Joe Biden tried to work with the Trump administration on curing cancer, but they weren’t interested

Thanks but no thanks.
Thanks but no thanks.
Image: AP Photo/Patrick Semansky
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After losing his son Beau to a brain tumor in 2015, former US vice president Joe Biden launched the White House Cancer Moonshot Taskforce the following year to accelerate efforts to cure the disease. Hillary Clinton asked him to continue the work at the White House level in the event she won the presidency. After Donald Trump’s unexpected win, Biden offered to help the incoming administration continue fighting cancer, an issue he described as “the only non-partisan thing left out there.”

“Vice president Pence was interested,” Biden told a crowd gathered in San Diego for the Fortune Brainstorm Health conference on Tuesday, in a way that pointedly suggested that Pence’s boss was not.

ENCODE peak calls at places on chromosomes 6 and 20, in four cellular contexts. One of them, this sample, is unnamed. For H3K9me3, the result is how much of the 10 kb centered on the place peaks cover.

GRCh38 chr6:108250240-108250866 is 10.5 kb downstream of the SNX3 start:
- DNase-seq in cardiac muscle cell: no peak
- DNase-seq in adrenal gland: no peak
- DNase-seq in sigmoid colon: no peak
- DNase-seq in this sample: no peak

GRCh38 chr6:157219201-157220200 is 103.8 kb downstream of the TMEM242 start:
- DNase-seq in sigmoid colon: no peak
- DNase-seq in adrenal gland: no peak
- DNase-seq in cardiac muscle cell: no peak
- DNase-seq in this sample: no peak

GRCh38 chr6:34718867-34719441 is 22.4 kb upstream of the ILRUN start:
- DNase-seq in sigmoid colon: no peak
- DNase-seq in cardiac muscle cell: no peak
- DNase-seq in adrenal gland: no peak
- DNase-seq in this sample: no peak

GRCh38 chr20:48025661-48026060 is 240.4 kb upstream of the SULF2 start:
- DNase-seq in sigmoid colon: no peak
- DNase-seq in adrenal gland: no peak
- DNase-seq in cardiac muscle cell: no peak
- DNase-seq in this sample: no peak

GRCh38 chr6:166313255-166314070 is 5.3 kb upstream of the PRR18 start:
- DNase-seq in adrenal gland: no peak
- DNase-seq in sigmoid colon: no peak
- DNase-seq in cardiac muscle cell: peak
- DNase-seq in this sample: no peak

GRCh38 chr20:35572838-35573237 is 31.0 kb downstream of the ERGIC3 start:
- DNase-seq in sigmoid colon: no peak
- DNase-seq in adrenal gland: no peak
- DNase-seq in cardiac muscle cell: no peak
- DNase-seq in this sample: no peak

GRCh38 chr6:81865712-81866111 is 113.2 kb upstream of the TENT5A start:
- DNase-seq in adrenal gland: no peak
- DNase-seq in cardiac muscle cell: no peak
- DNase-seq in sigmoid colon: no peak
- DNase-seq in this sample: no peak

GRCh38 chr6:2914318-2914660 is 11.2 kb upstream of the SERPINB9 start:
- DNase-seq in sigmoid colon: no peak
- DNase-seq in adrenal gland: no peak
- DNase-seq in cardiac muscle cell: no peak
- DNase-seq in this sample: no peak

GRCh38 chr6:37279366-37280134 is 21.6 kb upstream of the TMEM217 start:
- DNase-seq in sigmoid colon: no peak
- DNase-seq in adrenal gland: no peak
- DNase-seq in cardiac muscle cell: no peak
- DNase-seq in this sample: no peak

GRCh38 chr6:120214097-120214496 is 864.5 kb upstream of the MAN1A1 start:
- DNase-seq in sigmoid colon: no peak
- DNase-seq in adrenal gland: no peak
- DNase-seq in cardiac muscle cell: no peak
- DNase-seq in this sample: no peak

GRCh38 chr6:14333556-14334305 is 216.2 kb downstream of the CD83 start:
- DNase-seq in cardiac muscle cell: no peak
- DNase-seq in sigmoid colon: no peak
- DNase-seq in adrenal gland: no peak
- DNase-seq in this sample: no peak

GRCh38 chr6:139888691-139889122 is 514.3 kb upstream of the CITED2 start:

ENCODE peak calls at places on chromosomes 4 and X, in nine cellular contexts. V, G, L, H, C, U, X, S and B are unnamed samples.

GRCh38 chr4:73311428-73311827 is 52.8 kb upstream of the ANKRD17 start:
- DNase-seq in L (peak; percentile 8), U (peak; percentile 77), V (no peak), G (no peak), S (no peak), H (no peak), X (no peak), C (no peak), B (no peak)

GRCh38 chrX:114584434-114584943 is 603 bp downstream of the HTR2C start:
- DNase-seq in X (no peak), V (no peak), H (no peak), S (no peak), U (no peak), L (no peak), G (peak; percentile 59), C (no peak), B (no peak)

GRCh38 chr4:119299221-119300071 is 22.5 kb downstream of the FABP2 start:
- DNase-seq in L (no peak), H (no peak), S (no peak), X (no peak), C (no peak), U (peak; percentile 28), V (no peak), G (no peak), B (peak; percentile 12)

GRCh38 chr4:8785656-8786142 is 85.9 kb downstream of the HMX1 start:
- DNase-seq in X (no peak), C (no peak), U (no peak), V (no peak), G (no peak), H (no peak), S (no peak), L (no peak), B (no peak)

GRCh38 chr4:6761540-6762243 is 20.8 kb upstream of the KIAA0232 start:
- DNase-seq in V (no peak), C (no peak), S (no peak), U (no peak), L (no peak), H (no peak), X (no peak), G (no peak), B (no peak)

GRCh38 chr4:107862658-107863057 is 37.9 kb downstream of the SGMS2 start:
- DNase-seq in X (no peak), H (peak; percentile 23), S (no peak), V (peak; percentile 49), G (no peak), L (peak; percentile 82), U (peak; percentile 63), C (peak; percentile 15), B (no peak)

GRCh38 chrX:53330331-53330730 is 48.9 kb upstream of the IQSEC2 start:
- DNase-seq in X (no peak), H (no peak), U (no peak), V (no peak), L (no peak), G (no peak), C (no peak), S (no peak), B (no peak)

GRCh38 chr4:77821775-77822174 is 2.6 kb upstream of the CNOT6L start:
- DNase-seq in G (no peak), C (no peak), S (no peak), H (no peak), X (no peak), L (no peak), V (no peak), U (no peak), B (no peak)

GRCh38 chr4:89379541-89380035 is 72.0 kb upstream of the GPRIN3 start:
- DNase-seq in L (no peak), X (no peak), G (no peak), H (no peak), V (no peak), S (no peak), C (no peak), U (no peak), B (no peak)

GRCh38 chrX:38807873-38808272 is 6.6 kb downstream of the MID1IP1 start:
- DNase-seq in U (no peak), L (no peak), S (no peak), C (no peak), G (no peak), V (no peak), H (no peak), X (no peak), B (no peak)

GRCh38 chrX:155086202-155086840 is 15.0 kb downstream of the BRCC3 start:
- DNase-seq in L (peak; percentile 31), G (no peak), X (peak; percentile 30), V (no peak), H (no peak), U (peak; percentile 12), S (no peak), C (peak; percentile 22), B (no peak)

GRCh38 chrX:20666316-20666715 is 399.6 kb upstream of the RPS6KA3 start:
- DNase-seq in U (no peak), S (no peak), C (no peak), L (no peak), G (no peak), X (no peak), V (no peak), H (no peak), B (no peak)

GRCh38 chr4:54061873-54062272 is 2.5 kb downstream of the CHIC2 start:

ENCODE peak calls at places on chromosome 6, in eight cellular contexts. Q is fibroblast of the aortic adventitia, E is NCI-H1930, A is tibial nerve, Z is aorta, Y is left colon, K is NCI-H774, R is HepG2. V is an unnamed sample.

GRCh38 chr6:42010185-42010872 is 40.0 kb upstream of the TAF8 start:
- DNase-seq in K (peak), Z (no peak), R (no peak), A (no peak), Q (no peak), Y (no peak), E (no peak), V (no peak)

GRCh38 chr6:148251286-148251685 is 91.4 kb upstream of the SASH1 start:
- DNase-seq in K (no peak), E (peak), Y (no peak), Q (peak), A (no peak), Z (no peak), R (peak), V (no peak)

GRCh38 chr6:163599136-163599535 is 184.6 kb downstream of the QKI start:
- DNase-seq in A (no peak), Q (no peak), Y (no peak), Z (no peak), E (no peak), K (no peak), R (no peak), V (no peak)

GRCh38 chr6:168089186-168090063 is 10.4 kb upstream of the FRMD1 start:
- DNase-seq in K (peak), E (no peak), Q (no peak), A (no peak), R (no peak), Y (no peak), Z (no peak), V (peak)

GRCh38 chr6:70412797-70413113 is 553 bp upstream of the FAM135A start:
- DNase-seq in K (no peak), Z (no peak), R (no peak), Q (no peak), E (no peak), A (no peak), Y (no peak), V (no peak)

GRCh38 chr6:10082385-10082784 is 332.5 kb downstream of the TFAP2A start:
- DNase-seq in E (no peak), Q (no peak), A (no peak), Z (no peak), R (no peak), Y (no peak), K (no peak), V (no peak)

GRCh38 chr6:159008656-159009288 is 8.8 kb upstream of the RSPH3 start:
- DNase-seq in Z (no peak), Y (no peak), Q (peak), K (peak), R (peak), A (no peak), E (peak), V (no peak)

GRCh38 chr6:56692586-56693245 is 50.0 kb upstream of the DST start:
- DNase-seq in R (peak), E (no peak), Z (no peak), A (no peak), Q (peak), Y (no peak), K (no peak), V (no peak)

The work hasn’t ground to a halt. The US Cancer Moonshot continues under the auspices of the National Cancer Institute, armed with an initial $300 million in funding and a total of $1.8 billion authorized over seven years. Quartz contacted the White House to ask if the administration has staff dedicated to cancer research and will update this post with any response.

Biden expressed frustration with Trump’s attempts to cut funding for the National Institutes of Health, the Environmental Protection Agency, and other science research.

“If we just for one to two years make significant cuts to what scientists think are valuable [areas], if you’re a brilliant young person looking to get into that field and you see it drying up, you’ll say, ‘I’m not going to go in that direction,’” Biden said. “The idea that we’re gutting the EPA, I mean, for chrissakes—for gosh sake’s, it’s just bizarre.”

He praised Congress for bucking the administration’s recent proposal to slash $1.2 billion in NIH funding for the rest of 2017 to pay for increased defense spending. The current budget agreement instead allocates an extra $2 billion to the NIH, bringing its total budget to $34 billion.

“If you look at the recent budget, there’s no cuts. The public has moved ahead of the administration,” Biden said.

Asked about a 2020 presidential run, Biden would not rule out the possibility. He said he is not actively working on a bid at the moment, instead channeling his energy into the Biden Foundation’s Cancer Initiative.

“It’s what Beau would want me to do and it matters,” Biden said of his work on cancer. “It matters.”